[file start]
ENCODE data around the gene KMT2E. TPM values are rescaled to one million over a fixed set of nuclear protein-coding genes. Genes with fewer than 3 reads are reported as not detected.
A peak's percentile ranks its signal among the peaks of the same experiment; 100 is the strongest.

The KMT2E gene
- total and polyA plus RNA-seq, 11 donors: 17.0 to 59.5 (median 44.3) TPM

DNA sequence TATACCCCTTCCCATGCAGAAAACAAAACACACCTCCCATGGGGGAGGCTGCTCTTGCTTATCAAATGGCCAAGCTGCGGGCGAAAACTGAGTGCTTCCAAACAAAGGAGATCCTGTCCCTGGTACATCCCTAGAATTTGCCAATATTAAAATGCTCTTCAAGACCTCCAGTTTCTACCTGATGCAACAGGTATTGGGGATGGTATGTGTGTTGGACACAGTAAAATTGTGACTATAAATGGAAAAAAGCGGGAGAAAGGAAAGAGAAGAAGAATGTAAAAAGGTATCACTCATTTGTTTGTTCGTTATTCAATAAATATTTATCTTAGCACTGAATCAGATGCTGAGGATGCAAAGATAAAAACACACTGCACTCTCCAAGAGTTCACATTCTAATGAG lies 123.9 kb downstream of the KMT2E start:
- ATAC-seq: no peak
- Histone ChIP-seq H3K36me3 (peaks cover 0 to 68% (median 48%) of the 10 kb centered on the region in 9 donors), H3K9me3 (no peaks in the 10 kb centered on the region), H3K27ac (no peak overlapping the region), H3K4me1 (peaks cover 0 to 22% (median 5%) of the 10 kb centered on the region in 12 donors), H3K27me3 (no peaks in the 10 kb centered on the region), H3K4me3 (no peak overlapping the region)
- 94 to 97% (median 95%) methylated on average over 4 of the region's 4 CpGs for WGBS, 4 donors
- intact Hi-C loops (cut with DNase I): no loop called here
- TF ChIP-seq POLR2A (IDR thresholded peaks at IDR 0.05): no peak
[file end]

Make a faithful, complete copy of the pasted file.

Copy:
ENCODE data around the gene KMT2E. TPM values are rescaled to one million over a fixed set of nuclear protein-coding genes. Genes with fewer than 3 reads are reported as not detected.
A peak's percentile ranks its signal among the peaks of the same experiment; 100 is the strongest.

The KMT2E gene
- total and polyA plus RNA-seq, 11 donors: 17.0 to 59.5 (median 44.3) TPM

DNA sequence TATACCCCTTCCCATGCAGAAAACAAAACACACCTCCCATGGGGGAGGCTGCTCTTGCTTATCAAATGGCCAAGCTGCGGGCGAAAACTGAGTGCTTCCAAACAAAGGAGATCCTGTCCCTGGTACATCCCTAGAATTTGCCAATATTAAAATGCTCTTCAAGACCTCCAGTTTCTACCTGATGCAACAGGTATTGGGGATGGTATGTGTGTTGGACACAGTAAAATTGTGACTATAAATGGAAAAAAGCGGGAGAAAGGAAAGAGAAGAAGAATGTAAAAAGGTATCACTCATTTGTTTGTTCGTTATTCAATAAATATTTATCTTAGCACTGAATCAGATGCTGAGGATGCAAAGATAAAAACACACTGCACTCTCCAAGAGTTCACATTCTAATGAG lies 123.9 kb downstream of the KMT2E start:
- ATAC-seq: no peak
- Histone ChIP-seq H3K36me3 (peaks cover 0 to 68% (median 48%) of the 10 kb centered on the region in 9 donors), H3K9me3 (no peaks in the 10 kb centered on the region), H3K27ac (no peak overlapping the region), H3K4me1 (peaks cover 0 to 22% (median 5%) of the 10 kb centered on the region in 12 donors), H3K27me3 (no peaks in the 10 kb centered on the region), H3K4me3 (no peak overlapping the region)
- 94 to 97% (median 95%) methylated on average over 4 of the region's 4 CpGs for WGBS, 4 donors
- intact Hi-C loops (cut with DNase I): no loop called here
- TF ChIP-seq POLR2A (IDR thresholded peaks at IDR 0.05): no peak